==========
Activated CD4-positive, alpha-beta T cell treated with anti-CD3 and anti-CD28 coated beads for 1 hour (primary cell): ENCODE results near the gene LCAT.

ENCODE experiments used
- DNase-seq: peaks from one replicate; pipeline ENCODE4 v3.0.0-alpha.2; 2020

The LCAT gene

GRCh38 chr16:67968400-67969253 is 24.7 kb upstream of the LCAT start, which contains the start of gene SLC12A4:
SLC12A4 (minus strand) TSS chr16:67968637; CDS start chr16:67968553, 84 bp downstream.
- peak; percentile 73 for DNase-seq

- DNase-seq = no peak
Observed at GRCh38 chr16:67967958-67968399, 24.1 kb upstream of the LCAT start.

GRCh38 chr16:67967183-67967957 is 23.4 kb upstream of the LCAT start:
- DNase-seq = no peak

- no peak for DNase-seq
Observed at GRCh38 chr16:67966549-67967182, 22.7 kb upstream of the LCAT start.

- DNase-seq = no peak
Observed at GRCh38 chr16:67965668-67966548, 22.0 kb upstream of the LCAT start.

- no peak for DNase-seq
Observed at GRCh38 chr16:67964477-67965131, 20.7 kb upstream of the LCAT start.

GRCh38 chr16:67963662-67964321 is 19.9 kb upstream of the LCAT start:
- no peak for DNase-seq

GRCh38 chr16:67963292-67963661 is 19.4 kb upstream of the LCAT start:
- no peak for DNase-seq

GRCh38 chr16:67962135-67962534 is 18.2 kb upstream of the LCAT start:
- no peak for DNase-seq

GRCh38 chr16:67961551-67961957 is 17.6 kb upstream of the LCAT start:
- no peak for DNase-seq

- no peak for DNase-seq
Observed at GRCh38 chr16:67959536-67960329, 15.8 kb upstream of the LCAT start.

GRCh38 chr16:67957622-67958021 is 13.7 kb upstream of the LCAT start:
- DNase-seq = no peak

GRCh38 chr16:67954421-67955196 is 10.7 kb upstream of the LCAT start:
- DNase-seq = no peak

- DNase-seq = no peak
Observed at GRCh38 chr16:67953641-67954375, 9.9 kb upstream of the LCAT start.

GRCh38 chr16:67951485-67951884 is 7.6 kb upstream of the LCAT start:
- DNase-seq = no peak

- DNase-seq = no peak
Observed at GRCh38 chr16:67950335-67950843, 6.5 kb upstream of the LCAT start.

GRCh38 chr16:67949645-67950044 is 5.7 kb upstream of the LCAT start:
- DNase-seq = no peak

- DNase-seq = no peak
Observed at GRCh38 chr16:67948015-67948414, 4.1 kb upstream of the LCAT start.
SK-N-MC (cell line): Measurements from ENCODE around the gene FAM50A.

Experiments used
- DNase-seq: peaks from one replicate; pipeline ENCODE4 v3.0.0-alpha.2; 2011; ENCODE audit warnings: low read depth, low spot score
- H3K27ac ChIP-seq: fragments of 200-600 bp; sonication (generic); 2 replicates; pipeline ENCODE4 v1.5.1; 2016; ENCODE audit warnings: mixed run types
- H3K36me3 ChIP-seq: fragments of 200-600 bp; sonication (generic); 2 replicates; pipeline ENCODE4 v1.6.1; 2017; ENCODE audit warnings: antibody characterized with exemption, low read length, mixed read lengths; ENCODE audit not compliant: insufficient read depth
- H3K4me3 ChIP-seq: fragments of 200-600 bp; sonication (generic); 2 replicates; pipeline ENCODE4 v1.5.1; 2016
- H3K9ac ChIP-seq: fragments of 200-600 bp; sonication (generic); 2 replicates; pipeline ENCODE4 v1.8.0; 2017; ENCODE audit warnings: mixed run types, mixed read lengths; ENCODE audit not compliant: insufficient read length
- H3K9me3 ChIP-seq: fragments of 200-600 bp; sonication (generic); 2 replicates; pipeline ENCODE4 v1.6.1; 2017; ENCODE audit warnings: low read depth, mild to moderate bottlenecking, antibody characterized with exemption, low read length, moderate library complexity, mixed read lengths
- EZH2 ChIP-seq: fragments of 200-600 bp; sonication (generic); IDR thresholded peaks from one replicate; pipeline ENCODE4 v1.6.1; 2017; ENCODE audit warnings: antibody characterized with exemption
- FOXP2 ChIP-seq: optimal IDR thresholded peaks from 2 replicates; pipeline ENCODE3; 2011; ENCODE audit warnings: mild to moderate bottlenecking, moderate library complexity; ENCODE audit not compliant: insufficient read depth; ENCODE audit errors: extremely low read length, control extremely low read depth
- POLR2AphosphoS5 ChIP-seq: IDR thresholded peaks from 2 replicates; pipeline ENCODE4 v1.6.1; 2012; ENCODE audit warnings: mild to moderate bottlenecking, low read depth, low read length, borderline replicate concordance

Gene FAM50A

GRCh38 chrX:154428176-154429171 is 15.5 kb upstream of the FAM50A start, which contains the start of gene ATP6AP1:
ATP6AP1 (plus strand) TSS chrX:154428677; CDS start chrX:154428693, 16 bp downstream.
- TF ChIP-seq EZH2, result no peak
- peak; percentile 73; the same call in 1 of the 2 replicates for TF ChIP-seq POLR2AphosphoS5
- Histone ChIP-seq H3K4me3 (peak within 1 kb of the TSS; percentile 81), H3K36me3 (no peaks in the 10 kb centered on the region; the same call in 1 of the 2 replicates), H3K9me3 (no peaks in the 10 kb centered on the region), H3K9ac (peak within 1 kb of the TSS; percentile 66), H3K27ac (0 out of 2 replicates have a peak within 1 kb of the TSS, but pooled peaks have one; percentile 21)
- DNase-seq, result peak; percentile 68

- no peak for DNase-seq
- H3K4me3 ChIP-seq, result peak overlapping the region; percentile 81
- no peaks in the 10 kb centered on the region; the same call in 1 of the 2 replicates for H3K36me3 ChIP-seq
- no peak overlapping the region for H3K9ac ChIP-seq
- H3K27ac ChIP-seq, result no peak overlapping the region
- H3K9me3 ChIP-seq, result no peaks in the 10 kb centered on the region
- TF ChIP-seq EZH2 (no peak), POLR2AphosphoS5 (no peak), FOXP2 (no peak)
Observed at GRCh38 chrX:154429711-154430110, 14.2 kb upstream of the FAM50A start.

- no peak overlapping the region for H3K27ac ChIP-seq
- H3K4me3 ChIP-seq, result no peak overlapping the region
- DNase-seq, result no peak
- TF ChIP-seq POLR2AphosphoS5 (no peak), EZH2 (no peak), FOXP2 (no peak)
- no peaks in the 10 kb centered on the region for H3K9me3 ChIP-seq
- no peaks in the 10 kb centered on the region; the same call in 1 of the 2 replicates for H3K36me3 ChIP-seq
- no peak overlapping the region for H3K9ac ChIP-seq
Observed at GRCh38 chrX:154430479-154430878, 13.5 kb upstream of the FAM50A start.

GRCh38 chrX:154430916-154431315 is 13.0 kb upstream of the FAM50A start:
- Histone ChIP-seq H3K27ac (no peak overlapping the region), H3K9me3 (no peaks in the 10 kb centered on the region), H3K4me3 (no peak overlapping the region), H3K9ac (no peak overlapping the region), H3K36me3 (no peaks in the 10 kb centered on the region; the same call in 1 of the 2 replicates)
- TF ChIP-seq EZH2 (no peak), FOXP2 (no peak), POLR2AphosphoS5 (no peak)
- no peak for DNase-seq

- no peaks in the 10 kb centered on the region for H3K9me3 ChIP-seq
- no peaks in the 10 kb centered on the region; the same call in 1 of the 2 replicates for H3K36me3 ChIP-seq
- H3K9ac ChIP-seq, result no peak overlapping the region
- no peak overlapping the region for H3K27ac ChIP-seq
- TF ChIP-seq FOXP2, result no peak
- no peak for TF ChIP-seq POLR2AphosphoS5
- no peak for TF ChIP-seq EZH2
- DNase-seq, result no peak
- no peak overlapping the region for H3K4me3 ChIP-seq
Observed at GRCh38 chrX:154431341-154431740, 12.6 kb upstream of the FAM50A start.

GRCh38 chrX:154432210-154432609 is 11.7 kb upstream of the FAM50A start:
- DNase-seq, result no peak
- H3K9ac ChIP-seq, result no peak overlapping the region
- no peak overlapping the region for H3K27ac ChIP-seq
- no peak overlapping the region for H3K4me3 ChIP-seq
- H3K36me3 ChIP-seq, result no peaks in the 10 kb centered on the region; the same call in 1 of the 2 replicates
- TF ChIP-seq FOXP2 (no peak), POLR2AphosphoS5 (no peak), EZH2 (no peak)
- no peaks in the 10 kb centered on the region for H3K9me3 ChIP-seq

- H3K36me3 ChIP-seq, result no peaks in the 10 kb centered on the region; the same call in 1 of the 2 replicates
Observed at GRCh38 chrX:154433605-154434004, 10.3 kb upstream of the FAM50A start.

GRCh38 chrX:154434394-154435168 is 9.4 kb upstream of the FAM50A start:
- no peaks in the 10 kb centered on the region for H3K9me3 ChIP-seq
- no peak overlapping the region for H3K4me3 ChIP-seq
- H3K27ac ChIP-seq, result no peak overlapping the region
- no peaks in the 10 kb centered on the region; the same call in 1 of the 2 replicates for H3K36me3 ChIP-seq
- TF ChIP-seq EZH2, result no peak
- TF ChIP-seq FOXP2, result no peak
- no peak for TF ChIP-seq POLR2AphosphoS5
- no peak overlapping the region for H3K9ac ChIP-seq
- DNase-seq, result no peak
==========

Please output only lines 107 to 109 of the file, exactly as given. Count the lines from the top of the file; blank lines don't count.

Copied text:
- no peak for TF ChIP-seq POLR2AphosphoS5
- no peak overlapping the region for H3K9ac ChIP-seq
- DNase-seq, result no peak